Luckily, there’s been plenty of research done on this. And is what we’ll rely on to guide our exercise selection.
Modified Prone Cobra
To start, we’ll use something called the modified prone cobra. This has been shown to activate the lower traps very well. And also elicits the least activation of the upper traps when compared to several other lower trap movements.
To perform it:
- Lay on your stomach with your arms by your sides
- Next, using your mid and upper back, raise your chest slightly off the ground while keeping your chin tucked
- From here lift your arms up while turning your palms out so that your thumbs point towards the ceiling
- Hold this position
- Think about pulling your shoulder blades back and down as if you were reaching your fingers down towards your feet, as these are two of the main functions of the lower traps and key to activating them
- Hold this top position for about 10 seconds
- Come down and then repeat for more reps
You should feel your lower traps working as you hold each rep. It’s almost like a pinching feeling in your mid-back.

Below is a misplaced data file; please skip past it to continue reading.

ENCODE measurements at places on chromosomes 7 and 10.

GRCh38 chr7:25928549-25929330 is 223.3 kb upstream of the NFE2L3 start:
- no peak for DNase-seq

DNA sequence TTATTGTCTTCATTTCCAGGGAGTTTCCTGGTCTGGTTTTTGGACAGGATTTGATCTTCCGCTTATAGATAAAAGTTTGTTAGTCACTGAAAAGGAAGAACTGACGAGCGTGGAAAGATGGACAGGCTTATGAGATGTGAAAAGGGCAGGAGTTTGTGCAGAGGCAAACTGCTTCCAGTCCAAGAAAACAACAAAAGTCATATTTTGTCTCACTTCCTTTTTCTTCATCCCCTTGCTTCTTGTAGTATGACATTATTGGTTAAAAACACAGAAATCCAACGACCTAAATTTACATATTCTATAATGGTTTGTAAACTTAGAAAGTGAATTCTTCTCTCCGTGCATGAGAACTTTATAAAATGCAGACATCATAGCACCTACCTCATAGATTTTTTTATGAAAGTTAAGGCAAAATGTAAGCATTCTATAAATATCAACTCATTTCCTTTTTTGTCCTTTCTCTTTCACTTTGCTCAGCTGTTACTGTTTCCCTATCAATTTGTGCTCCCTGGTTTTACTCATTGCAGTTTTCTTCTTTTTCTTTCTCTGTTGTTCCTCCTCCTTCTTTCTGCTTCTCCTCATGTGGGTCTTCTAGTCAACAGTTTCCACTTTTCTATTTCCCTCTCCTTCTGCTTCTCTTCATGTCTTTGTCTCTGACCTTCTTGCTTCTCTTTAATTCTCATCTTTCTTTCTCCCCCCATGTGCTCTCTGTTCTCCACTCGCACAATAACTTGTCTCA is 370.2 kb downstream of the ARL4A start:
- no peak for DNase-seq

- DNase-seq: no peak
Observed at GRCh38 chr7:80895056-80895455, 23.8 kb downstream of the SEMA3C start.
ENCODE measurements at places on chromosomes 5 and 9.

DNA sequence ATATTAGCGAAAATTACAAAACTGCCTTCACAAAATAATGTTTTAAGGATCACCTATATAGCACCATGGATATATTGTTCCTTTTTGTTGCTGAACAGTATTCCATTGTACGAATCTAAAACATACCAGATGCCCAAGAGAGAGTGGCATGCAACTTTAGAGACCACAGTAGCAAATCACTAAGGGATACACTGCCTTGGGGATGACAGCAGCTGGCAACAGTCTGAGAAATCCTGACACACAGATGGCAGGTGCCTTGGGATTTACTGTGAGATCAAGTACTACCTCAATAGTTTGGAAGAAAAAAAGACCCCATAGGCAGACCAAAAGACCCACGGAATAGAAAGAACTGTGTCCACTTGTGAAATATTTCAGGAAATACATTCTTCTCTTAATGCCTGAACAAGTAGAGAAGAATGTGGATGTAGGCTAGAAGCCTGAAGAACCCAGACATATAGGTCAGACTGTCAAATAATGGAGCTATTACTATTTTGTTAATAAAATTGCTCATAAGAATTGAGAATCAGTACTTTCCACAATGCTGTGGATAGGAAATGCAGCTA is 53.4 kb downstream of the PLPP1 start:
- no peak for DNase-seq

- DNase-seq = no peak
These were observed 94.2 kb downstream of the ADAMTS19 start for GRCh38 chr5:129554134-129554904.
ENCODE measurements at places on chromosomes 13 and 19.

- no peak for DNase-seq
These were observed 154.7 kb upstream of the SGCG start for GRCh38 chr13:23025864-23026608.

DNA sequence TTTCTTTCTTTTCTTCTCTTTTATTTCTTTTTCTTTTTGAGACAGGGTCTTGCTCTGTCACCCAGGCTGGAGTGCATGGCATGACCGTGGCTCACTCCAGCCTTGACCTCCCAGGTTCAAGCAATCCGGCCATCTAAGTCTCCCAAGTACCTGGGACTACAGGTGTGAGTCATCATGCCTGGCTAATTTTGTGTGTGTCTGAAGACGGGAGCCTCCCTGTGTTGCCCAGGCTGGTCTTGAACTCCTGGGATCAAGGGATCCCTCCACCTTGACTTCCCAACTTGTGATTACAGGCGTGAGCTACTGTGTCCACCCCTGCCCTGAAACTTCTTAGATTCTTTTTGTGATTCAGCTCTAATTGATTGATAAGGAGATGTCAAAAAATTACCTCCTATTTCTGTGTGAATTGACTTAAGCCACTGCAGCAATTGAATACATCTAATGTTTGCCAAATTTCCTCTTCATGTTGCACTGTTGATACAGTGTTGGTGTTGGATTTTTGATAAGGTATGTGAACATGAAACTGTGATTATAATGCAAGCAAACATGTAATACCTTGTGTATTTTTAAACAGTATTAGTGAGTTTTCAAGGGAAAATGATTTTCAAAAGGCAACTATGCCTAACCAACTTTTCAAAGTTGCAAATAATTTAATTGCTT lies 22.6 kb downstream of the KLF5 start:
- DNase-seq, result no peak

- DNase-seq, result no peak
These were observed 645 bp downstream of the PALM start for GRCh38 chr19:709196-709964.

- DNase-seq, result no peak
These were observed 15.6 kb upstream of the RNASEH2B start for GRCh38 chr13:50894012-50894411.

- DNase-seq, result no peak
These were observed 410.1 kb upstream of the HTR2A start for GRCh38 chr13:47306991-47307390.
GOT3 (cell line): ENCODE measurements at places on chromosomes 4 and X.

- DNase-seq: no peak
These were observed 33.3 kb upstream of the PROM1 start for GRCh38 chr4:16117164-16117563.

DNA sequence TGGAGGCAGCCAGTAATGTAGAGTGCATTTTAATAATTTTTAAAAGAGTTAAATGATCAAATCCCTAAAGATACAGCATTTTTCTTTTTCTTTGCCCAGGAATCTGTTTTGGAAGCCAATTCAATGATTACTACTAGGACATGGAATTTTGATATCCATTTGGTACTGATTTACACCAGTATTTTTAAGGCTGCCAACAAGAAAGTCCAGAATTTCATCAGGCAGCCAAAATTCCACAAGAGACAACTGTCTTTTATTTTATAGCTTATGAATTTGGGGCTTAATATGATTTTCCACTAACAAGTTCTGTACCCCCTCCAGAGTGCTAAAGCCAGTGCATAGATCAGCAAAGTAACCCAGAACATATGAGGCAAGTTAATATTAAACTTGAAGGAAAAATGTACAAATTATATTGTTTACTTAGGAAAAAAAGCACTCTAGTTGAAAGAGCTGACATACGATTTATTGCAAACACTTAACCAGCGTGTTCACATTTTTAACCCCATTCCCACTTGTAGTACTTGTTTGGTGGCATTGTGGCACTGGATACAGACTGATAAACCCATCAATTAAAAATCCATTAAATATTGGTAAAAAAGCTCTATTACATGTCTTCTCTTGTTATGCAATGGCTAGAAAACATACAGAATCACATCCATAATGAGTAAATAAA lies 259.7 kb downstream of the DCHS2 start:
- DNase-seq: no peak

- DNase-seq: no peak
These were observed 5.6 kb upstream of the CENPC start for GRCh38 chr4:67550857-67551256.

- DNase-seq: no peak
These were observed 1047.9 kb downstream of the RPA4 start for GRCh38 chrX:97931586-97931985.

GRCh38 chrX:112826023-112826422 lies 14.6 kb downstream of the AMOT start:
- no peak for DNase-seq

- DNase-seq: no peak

Practice this daily. And once you’re able to activate your lower traps quite well here without compensating with your upper traps, we want to then swap your lower traps exercise for more difficult progressions. These progressions can then continue challenging and strengthening the lower traps to a greater degree.
Modified Prone Cobra Progressions
The first progression will be a similar movement. But with your hands placed behind your head. Lift your chest up, keep your chin tucked, and then reach the arms up towards the ceiling. Again, focus on actively keeping the shoulder blades back and down.